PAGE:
The Residents' Association is given to understand that Network Rail is to install new technology at the Green Lane Crossing to highlight those persons using headphones or a mobile phone and thus paying less attention to personal safety.
Following a relatively recent near-miss incident in which a young lady walked in front of a train because she was distracted listening to music on her headphones, this crossing has been chosen by Network Rail as one of the pilot sites for new technology.
Geo fencing allows Network Rail to flag a warning to users as they approach a level crossing. Basically, at 250 meters from a high risk crossing, if the users are using social media or streaming music, the user will get a gentle warning, at 100 meters they will get a more strident warning and at 50 meters they will get a message telling them to remove their headphones and out their device away.
A layman’s explanation of this system is that around the crossing there will be a ‘Virtual’ fence (imagine a doughnut with a bigger doughnut round it and an even bigger one round that). When you step into the biggest doughnut you get a general level crossing safety message but, only if you are on a social network already. The middle doughnut would give a bit of a stronger message and the smallest doughnut would advise you to take your earphones out and put your phone away.
It will never grab the users attention if they are not using their phones. It’s only delivered to people using their phones already. This means Network Rail can target it to our main high risk users. It is emphasised that this still does not negate the risk posed at Green Lane but will aid if and when applicable.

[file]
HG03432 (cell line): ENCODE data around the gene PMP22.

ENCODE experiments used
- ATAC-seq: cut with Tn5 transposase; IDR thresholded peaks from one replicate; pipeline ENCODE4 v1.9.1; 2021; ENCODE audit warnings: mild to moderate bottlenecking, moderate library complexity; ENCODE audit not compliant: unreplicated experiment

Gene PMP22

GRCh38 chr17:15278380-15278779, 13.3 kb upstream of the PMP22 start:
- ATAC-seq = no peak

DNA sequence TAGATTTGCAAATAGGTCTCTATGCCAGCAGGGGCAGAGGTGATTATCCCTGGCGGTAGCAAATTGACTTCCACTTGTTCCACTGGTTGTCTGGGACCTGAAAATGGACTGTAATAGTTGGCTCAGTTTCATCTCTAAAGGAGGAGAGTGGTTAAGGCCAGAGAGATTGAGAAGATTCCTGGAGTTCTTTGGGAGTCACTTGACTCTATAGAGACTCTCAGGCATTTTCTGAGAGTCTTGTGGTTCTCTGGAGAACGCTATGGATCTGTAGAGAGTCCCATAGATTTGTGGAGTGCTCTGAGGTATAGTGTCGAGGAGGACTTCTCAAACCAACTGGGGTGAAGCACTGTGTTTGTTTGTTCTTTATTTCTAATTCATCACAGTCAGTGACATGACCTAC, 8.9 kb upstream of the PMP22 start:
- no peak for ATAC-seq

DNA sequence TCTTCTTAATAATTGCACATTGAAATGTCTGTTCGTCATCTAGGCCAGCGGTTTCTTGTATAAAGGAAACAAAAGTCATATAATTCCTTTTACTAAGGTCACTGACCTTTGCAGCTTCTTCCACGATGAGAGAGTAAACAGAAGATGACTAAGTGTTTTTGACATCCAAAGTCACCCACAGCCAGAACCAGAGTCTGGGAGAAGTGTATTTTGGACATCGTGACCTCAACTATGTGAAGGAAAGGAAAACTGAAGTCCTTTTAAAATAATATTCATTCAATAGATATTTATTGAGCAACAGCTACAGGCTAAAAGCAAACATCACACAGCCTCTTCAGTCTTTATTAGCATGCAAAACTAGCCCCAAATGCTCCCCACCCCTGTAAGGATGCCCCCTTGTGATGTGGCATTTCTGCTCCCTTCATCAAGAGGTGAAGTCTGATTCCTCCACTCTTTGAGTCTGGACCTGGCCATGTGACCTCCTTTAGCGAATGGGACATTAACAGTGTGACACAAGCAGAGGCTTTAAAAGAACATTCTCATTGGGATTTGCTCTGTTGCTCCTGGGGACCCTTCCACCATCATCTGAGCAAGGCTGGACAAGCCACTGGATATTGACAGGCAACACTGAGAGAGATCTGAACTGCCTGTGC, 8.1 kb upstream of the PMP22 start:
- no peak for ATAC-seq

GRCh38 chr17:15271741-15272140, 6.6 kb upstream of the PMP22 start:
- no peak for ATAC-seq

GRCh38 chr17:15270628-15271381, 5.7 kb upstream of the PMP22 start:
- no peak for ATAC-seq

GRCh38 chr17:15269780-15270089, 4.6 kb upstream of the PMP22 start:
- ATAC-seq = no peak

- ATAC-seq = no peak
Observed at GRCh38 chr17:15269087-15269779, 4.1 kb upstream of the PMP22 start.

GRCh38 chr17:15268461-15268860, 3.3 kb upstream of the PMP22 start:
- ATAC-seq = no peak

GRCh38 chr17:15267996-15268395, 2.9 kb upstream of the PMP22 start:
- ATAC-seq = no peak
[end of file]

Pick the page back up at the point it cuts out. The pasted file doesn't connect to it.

Bearing in mind the circumstances of the near-miss incident this can only make use of the crossing safer for residents.
The crossing is adjudged as High Risk due to the numbers of trains crossing and pedestrian usage. We understand there are on average 221 trains passing each day plus some 200+ pedestrian crossings.
This Right of Way crossing is an essential link between the north and south of Ashtead as evidenced by the average usage, and the Association is grateful to Network Rail for recognising this and seeking to improve safety without resorting to the draconian measure of seeking crossing closure which would be very unpopular.